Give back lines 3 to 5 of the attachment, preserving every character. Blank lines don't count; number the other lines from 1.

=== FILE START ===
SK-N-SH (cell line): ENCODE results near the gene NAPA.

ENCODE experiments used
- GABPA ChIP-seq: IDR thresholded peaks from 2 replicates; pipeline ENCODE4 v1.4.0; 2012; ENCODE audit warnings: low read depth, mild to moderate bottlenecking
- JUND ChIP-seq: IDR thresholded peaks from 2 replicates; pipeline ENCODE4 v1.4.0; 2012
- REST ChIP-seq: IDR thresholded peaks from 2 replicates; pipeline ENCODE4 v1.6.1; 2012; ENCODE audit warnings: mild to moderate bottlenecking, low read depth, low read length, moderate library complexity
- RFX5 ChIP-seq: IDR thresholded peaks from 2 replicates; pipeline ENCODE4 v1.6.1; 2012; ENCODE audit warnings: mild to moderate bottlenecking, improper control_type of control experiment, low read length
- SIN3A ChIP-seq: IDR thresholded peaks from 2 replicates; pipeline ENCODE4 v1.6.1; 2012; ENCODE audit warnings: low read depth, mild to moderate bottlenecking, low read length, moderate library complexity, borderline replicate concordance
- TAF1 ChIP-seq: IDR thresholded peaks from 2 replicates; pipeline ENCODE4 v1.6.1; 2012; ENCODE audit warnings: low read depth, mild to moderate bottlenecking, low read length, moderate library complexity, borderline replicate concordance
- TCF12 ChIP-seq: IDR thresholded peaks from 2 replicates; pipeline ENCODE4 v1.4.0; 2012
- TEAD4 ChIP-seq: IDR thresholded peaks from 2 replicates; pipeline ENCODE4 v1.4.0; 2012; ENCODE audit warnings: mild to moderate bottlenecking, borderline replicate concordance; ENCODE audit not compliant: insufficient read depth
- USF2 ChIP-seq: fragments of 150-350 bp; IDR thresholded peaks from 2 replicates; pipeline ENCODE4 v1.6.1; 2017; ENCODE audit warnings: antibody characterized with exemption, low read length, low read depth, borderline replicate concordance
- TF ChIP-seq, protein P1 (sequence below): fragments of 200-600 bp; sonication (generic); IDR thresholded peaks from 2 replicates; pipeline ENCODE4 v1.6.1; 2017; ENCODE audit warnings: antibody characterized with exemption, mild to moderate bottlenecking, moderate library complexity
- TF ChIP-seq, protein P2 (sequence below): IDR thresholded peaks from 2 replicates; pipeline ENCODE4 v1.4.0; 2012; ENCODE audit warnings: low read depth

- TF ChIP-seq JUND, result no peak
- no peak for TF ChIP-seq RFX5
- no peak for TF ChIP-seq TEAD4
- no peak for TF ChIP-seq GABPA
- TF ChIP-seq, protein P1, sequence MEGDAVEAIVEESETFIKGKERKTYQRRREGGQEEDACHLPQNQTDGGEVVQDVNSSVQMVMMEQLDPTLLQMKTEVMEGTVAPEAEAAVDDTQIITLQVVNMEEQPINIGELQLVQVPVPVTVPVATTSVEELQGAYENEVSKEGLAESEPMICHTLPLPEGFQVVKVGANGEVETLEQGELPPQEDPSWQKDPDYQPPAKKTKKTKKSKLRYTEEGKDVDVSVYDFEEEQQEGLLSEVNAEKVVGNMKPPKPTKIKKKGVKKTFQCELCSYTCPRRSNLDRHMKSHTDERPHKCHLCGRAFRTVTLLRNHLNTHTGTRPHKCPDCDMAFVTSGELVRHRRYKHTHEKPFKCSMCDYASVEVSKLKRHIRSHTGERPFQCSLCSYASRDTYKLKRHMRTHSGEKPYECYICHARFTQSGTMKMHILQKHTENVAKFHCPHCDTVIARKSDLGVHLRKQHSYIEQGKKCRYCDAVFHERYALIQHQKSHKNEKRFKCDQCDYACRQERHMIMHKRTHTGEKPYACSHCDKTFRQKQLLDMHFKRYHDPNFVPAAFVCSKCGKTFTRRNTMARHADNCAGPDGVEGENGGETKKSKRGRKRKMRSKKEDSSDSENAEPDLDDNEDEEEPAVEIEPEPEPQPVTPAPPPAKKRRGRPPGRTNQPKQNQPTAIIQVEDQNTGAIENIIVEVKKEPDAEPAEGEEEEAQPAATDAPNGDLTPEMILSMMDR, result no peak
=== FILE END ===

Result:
- GABPA ChIP-seq: IDR thresholded peaks from 2 replicates; pipeline ENCODE4 v1.4.0; 2012; ENCODE audit warnings: low read depth, mild to moderate bottlenecking
- JUND ChIP-seq: IDR thresholded peaks from 2 replicates; pipeline ENCODE4 v1.4.0; 2012
- REST ChIP-seq: IDR thresholded peaks from 2 replicates; pipeline ENCODE4 v1.6.1; 2012; ENCODE audit warnings: mild to moderate bottlenecking, low read depth, low read length, moderate library complexity